The Sound That Kills

Movies about people who murder with weapons or their bare hands are nothing out of the ordinary but what about a film where a man can kill with his voice? It might seem preposterous but The Shout (1978), directed by Jerzy Skolimowski, takes this concept and turns it into something that is both plausible and unsettling.   Continue reading

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The Games People Play According to Eloy de la Iglesia

Juego de amor prohibido posterTwo college students, Miguel (John Moulder-Brown) and Julia (Inma de Santis), take advantage of a school holiday to run off together for parts unknown. Their plan is to shack up somewhere where their parents can’t find them but their impromptu road trip takes an unexpected detour. The young lovers soon find themselves prisoners at a sequestered mansion and estate under the control of Don Luis (Javier Escrivá), an aristocrat with a passionate love of fine arts and the music of Richard Wagner. He also happens to be one of their professors at college and the one who picked up the hitchhikers while he was blasting “Ride of the Valkyries” from his car stereo. This is the set-up for Eloy de la Iglesia’s Forbidden Love Game (Spanish title: Juego de amor prohibido, 1975) but if you think you know what’s coming, you’re probably mistaken.   Continue reading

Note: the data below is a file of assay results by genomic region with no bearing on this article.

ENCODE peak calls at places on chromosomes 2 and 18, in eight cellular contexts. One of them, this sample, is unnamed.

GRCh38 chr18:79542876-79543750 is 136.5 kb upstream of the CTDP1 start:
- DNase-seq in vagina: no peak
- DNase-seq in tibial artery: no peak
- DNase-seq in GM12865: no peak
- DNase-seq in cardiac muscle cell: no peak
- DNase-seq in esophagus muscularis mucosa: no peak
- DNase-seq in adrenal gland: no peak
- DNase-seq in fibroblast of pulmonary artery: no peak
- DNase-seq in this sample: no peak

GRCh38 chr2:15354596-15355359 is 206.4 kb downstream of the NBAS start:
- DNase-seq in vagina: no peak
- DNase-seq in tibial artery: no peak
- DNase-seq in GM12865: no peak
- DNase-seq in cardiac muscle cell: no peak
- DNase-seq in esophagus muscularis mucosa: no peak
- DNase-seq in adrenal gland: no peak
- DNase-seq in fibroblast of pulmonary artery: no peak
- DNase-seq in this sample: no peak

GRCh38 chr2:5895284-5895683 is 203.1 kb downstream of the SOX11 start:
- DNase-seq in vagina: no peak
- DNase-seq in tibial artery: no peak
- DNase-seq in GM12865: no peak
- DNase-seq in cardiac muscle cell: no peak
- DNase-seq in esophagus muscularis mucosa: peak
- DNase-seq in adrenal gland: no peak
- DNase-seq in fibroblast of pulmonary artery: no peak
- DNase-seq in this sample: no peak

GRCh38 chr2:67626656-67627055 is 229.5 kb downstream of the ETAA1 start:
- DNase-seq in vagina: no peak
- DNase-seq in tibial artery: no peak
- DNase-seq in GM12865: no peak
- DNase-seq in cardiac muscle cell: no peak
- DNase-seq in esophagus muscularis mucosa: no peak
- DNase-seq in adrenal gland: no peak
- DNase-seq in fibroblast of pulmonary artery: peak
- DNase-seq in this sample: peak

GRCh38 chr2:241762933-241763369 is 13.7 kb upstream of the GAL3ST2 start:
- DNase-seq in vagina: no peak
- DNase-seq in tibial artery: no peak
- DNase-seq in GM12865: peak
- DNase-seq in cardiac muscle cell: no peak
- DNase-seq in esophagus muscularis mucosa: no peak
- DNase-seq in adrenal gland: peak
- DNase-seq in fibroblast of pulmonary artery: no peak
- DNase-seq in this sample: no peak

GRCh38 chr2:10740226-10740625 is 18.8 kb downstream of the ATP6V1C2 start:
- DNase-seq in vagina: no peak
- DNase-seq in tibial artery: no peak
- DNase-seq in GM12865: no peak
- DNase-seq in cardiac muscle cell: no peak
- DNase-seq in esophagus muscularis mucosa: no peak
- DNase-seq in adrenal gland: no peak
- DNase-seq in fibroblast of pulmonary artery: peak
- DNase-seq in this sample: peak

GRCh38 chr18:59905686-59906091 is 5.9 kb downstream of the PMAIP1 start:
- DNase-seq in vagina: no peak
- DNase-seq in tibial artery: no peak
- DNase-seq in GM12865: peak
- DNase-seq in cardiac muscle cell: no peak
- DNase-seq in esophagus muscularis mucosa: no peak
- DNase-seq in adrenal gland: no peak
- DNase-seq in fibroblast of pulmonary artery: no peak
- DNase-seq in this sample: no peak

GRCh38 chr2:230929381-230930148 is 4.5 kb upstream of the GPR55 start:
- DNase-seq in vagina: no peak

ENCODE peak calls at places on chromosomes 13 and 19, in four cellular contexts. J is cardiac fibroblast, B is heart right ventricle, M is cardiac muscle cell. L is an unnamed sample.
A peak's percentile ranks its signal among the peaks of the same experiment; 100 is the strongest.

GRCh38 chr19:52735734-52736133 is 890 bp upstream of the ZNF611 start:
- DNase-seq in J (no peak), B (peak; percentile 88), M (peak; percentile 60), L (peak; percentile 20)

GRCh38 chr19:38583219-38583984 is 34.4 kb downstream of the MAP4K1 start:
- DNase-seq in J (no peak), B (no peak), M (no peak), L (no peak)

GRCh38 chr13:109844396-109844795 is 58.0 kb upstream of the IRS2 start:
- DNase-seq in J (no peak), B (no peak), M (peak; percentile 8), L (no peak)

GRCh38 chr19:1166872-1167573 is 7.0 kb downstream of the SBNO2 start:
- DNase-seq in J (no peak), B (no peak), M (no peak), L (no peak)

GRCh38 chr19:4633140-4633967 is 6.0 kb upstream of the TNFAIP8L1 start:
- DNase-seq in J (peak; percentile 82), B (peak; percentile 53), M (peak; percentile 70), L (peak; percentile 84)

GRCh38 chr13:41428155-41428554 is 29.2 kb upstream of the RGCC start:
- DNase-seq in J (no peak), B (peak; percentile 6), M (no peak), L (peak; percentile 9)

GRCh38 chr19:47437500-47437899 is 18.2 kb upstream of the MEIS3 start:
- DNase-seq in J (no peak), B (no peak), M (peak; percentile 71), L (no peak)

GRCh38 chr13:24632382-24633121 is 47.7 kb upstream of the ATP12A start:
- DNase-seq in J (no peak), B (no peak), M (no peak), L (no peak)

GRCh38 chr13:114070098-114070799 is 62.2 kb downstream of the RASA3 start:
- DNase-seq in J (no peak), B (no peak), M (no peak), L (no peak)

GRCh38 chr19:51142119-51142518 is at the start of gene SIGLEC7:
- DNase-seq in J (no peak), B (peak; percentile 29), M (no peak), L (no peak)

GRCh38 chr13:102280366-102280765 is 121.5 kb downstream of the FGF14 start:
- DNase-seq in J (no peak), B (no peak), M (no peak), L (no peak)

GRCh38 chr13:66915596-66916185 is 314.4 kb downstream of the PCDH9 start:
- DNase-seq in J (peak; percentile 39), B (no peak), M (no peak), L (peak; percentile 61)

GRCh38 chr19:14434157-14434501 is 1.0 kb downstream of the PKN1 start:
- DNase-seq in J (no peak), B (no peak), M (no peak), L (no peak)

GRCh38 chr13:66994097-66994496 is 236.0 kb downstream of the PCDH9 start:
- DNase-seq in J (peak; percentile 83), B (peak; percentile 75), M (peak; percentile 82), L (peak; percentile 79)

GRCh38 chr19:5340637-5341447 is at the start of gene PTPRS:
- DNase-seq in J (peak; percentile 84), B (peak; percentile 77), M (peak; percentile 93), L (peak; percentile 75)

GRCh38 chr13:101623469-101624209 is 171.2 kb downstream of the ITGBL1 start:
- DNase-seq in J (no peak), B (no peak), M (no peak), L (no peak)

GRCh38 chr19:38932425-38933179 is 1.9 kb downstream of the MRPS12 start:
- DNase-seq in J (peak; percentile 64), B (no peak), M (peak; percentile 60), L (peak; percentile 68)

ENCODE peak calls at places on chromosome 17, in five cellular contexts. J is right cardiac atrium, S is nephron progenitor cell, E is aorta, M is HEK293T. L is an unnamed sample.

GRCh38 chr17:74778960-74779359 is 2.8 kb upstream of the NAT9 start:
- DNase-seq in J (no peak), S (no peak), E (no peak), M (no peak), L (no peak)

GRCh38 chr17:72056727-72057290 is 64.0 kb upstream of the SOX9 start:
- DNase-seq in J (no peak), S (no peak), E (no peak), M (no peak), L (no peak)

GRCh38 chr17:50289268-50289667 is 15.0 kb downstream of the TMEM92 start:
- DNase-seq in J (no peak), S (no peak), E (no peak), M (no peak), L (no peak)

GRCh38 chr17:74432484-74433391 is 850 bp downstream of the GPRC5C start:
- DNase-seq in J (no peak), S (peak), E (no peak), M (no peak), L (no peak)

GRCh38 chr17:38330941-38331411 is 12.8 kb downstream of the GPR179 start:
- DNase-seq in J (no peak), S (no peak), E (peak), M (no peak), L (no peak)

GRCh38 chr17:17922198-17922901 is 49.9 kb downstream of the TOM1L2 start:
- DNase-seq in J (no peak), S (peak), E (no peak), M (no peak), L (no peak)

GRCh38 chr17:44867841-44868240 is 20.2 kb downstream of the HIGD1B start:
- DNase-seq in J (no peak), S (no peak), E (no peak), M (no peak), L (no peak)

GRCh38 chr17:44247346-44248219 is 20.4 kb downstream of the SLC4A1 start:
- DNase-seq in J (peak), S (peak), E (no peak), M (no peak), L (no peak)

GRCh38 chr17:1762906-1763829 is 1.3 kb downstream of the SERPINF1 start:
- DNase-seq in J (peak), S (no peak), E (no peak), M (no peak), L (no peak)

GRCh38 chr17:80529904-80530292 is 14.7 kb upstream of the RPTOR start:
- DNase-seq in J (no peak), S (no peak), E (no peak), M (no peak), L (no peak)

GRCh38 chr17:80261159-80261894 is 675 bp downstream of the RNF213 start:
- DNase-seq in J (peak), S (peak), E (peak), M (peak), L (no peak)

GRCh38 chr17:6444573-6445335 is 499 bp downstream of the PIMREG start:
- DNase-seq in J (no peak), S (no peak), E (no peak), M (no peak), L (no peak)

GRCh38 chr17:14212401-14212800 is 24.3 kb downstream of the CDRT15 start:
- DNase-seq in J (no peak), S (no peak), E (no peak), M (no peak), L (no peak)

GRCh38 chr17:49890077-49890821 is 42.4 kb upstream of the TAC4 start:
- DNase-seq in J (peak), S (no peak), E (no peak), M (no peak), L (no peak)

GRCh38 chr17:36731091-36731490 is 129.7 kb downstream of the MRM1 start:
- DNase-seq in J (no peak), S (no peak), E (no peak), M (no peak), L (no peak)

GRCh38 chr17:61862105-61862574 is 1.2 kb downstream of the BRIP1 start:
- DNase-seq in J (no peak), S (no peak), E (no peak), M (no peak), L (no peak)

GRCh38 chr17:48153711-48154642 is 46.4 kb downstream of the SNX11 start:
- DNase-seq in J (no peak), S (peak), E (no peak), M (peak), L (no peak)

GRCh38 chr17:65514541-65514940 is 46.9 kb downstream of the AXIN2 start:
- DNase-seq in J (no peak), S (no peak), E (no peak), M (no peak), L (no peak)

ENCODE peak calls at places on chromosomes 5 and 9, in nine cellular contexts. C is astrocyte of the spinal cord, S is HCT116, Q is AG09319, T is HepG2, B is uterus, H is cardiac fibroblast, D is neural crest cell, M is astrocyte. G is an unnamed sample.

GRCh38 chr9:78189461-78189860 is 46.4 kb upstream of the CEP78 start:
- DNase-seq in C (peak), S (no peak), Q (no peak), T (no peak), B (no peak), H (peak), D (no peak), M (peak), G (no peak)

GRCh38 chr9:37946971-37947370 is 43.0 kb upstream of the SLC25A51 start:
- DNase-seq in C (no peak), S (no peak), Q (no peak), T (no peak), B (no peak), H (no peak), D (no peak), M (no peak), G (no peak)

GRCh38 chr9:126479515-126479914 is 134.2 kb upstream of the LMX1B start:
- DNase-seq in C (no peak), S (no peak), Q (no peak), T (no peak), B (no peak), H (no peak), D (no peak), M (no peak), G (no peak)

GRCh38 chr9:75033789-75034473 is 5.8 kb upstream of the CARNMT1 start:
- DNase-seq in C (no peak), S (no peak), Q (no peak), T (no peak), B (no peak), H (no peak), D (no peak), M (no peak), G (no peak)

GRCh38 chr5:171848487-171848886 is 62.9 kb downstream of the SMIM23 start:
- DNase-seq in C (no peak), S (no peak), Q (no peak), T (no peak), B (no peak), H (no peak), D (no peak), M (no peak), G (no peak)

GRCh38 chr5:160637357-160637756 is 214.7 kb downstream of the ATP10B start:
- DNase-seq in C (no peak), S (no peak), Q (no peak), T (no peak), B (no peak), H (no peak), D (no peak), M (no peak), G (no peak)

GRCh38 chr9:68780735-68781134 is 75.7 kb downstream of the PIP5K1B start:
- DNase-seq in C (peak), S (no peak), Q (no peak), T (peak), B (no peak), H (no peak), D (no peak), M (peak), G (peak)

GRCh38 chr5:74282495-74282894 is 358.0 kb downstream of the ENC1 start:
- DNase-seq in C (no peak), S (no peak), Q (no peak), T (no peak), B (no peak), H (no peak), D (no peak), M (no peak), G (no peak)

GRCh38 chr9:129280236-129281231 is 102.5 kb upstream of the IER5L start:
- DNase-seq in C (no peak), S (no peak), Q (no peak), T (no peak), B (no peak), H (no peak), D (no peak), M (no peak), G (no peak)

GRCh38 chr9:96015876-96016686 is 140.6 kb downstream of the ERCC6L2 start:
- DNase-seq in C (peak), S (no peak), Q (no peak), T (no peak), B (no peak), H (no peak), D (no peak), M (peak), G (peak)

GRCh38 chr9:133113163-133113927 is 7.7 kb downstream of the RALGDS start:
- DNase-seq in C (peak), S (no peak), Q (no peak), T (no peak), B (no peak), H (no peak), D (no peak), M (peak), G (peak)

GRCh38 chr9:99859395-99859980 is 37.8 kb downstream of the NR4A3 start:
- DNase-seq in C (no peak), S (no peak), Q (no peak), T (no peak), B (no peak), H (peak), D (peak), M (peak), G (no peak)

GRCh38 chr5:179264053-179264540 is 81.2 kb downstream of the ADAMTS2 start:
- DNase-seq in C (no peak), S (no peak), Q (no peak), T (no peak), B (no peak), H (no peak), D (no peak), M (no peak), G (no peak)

Roman Polanski’s Lost Film

A Day at the Beach DVDThe headline is referencing the past, not the present, for A DAY AT THE BEACH, a film that Roman Polanski scripted and co-produced with his partner Gene Gutowski for their short-lived production company, Cadre Films, in 1969 finally surfaced on DVD in 2007 via Odeon Entertainment’s “The Best of British Collection” series in the U.K. and then in the U.S. in 2008, courtesy of Code Red, which specializes in re-releasing cult and lesser known genre films like Rituals (1977) and Group Marriage (1973).  For more than thirty five years, the film was considered lost after being shelved by Paramount following an unsuccessful limited release in Europe. But a serviceable print was discovered and preserved and any self-professed fan of Polanski’s films will want to check it out if they haven’t already.  It may not be “the lost Roman Polanski masterpiece” that the Code Red DVD cover promises but it is much more than a curiosity piece and quite compelling if you are in the mood for a bitter, bleak and harrowing character study.    Continue reading